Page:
I didn’t grow up with Thanksgiving, being German and spending much of my youth in England. There were harvest festivals of course although my family did not observe these ancient celebrations of thanks for bringing in the food for the year. I have come to enjoy Thanksgiving in the US over the 20 years that I have lived here, as it provides an opportunity for reflection, connection and taking stock. Reflection on what we have to be grateful for, connection with our loved ones and taking stock of where we are in our life.
Reflecting on what I have to be grateful for at this moment, is not hard. First of all, I have a great family around me that supports me and takes care of me. Then I have what Teddy Roosevelt meant when he said “Far and away the best prize that life has to offer is the chance to work hard at work worth doing” with my job at MD Anderson. Particularly pertinent at the moment, of course, is my gratitude for the care my doctors and their talented teams provide me. But I also recognize that I have a privileged life by which I mean being born into the middle class of a western industrialized nation at a time of relative peace (compared to the World Wars previous generations experienced). I recognize that this start gave me great opportunity and security within which to seize it, and presented me with only the one great challenge – to not squander this opportunity, as it is not given to everyone.
To keep it real there are also a few things that I am decidedly not grateful for, with my cancer diagnosis at the top. I am not one who believes that disease is a challenge set by a higher being to test us and make us stronger. It is not a gift from above. It is the result of a combination of biological inheritance, environmental exposure and bad luck. It is best dealt with head on, and aggressively, and in as good a spirit as you can muster. It is also a chance to discover something about yourself and to make changes in your life, which can have positive lasting effects. But you won’t ever catch me thanking anyone for it.
Connecting with loved ones is an easy thing to say, and a surprisingly difficult thing to do, at times, and I am having a bit of a problem with it at the moment. I am experiencing what I am sure is a quite common dissonance between my inner and the outer world. Cancer by its largely hidden, semi-chronic nature can make the relationship between cancer patient and others complicated. At this stage I am neither in hospital, nor in bed or obviously ill. My hair is short (I cut it to get ahead of the inevitable loss) but otherwise there is no difference in my appearance. I go to work, and do my normal activities with the family. And yet I feel so different. There is the growing fatigue, which seems to be the dominant side effect for me and makes me feel slow and old. I went to the Museum of Fine Arts Houston this weekend to see the spectacular War/Photography exhibit – I am a huge fan of photography – and had to sit down every few minutes. Then there is the persistent and bothersome numbness in my feet and the clumsiness that probably comes from both this and the fatigue. Then there is the inner voice that reminds me all day that its different now, and that layers in an internal comment or two when things occur that trigger dark or ironic thoughts. I think the one thing that cancer changes is how you feel about your own mortality. It is definitely a wake up call, and one that rings incessantly, at least for a good while. It makes it hard to connect with those around you who have not been there, especially if they are unable or unwilling to acknowledge the change in you. In this regard I feel fortunate that my wife, a 5-year survivor of breast cancer, is always there with me in that same place, and that we can connect with just a look and no need for words. But it makes the holidays a challenge when the expectation from society is that you are full of cheer.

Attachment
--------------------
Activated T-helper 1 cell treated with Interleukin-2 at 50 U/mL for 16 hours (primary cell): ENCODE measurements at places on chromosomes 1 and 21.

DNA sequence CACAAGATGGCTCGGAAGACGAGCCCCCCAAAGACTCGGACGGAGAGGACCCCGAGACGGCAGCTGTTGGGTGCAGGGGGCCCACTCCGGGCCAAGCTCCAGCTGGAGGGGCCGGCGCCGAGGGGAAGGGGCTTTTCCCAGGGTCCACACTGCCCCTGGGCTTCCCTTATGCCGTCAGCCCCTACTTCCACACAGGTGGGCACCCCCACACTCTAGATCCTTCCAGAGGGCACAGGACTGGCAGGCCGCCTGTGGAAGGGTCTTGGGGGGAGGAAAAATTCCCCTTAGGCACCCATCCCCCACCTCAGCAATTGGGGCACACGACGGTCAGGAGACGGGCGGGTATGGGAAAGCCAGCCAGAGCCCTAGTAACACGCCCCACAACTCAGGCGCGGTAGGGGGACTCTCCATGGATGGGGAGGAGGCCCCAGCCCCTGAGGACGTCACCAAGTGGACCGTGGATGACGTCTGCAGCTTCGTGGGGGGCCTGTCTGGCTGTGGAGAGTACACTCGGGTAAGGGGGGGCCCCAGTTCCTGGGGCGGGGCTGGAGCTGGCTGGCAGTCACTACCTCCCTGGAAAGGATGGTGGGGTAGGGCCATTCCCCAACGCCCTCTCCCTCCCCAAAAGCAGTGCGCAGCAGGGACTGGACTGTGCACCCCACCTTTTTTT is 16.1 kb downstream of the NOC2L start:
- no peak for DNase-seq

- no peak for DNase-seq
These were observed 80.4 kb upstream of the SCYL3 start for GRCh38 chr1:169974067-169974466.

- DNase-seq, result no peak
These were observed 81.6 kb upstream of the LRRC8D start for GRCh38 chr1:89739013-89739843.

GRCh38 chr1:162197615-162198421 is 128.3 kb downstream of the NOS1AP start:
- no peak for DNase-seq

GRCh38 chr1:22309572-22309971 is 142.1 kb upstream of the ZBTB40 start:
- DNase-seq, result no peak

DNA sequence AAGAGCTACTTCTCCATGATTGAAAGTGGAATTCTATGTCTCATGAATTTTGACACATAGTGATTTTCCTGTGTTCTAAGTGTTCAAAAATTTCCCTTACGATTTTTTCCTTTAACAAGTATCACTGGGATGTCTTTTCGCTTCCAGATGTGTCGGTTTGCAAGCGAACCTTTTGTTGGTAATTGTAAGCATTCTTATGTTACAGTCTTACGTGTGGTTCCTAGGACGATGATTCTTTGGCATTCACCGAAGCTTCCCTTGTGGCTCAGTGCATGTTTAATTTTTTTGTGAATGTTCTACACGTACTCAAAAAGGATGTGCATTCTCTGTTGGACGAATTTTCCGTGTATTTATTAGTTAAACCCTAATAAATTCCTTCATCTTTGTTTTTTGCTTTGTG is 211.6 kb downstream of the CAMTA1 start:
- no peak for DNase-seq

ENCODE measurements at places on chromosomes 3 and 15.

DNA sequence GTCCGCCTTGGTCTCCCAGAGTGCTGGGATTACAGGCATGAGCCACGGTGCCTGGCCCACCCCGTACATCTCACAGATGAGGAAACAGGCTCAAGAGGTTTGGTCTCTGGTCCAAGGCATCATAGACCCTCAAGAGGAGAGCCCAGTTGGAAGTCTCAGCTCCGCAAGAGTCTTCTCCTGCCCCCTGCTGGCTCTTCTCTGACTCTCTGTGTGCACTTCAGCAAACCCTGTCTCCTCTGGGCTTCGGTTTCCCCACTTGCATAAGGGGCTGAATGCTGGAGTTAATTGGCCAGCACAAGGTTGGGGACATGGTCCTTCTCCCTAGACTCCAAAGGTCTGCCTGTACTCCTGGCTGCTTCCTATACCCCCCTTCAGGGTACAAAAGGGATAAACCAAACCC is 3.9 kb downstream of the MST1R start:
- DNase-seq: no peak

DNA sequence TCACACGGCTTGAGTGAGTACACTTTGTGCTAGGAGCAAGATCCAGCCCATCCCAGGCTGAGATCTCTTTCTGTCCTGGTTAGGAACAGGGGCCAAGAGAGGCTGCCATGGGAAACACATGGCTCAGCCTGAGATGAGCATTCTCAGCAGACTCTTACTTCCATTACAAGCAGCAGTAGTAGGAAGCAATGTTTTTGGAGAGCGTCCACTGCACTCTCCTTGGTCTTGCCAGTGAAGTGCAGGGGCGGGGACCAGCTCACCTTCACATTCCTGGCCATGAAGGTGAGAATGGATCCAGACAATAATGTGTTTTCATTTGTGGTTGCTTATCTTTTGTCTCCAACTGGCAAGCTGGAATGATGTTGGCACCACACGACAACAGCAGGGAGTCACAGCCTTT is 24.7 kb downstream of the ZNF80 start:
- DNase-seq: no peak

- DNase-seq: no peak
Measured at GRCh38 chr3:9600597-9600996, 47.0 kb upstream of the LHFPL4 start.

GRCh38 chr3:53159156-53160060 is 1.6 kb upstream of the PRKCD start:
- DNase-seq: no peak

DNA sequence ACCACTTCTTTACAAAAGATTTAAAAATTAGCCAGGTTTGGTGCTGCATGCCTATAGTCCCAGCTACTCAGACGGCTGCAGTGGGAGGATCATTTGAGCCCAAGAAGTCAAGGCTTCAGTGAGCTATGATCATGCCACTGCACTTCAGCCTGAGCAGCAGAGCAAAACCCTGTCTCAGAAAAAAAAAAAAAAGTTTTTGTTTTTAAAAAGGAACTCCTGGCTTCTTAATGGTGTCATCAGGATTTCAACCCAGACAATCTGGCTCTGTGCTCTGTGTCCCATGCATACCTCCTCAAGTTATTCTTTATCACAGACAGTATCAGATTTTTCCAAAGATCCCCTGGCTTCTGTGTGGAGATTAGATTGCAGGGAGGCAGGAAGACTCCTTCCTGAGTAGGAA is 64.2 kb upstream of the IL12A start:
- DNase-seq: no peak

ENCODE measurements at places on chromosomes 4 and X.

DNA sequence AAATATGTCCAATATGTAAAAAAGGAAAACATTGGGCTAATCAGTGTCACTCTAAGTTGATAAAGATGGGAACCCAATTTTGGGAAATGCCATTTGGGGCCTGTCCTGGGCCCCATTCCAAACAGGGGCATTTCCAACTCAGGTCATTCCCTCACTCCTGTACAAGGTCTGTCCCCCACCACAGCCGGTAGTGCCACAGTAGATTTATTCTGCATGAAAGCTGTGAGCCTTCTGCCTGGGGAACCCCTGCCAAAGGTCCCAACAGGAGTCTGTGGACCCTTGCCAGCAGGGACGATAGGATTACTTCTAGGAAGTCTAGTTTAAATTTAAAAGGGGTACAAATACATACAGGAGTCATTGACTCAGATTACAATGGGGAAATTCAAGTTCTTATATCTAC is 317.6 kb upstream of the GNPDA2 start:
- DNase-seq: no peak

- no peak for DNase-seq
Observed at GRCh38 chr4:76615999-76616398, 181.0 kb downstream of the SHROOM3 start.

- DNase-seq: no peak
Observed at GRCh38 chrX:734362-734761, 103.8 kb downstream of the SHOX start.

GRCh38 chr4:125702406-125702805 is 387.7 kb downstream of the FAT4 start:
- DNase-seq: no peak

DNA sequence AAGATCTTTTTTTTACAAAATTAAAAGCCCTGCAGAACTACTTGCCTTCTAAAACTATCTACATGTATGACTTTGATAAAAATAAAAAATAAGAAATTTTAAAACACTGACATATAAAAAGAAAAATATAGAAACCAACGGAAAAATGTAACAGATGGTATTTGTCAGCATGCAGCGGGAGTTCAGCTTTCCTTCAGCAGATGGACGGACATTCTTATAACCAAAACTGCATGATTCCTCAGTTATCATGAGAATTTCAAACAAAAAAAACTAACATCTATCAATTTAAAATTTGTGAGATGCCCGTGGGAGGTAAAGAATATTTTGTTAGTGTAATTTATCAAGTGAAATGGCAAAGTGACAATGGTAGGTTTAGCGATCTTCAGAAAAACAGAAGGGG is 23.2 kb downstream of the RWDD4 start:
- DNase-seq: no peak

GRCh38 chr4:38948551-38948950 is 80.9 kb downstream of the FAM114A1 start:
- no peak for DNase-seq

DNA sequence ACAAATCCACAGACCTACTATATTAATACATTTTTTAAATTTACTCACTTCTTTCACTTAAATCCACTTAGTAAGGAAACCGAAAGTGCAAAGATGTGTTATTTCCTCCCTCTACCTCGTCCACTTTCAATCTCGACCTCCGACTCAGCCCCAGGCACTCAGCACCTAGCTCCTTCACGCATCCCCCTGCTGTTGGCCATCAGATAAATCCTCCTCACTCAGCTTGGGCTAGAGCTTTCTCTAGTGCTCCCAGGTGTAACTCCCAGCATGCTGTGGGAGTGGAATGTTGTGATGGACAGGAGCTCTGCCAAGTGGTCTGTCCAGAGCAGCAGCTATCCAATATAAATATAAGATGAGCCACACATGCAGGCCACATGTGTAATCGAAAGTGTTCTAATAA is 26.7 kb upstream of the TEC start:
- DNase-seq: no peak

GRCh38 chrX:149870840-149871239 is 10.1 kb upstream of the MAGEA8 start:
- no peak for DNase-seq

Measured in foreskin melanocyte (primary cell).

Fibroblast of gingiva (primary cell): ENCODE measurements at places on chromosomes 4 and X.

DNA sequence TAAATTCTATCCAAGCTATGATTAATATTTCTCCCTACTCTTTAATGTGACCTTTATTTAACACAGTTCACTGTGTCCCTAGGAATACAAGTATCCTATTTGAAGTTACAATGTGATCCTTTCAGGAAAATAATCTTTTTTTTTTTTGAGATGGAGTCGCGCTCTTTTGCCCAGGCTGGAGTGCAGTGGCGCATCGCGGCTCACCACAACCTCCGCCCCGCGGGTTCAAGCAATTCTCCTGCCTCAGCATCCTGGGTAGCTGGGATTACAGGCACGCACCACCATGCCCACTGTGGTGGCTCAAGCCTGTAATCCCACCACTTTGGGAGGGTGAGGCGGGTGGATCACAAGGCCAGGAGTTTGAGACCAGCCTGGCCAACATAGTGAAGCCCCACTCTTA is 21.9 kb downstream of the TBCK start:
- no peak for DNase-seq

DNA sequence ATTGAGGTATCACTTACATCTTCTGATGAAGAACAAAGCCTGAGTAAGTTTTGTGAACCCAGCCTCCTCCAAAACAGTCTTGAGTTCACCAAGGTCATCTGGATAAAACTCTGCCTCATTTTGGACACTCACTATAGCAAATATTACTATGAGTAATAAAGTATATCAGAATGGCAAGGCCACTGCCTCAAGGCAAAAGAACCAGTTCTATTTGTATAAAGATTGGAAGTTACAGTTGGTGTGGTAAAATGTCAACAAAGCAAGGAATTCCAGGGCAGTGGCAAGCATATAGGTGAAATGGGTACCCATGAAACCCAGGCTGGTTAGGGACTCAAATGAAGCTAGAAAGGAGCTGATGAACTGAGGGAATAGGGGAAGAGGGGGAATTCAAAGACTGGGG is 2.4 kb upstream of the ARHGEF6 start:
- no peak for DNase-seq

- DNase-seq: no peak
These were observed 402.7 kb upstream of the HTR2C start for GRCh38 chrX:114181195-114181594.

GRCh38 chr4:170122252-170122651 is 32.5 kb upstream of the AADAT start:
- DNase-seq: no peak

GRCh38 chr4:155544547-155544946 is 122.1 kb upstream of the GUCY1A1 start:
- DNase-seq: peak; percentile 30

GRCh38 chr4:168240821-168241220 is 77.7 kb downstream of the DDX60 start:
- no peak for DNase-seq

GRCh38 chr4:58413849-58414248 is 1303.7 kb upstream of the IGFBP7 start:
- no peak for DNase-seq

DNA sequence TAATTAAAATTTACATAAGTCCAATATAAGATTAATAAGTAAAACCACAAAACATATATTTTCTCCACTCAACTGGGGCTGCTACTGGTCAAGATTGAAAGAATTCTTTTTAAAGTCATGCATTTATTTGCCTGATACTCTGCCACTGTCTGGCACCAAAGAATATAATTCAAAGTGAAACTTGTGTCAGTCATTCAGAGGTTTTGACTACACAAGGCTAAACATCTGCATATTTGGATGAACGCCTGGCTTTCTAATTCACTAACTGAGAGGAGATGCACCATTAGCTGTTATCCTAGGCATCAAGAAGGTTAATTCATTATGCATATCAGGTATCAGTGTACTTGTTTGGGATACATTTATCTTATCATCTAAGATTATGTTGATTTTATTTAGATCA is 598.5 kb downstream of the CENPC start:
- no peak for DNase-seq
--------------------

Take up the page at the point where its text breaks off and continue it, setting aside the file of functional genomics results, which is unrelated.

Taking stock is more than I can do here, and do now. The impact on my life, and my perspective of it is not yet clear yo me. I am still too much in the thick of the fight and will be for some time. What I do see is that I feel a new sense of urgency regarding my personal and professional goals. Also a desire to focus on what is important. (I have been working on the resource for male breast cancer that I have written about and making some progress.) Sounds like platitudes to me too, but it is perhaps the bright side of that inner voice that tells you everything has changed. Because it has.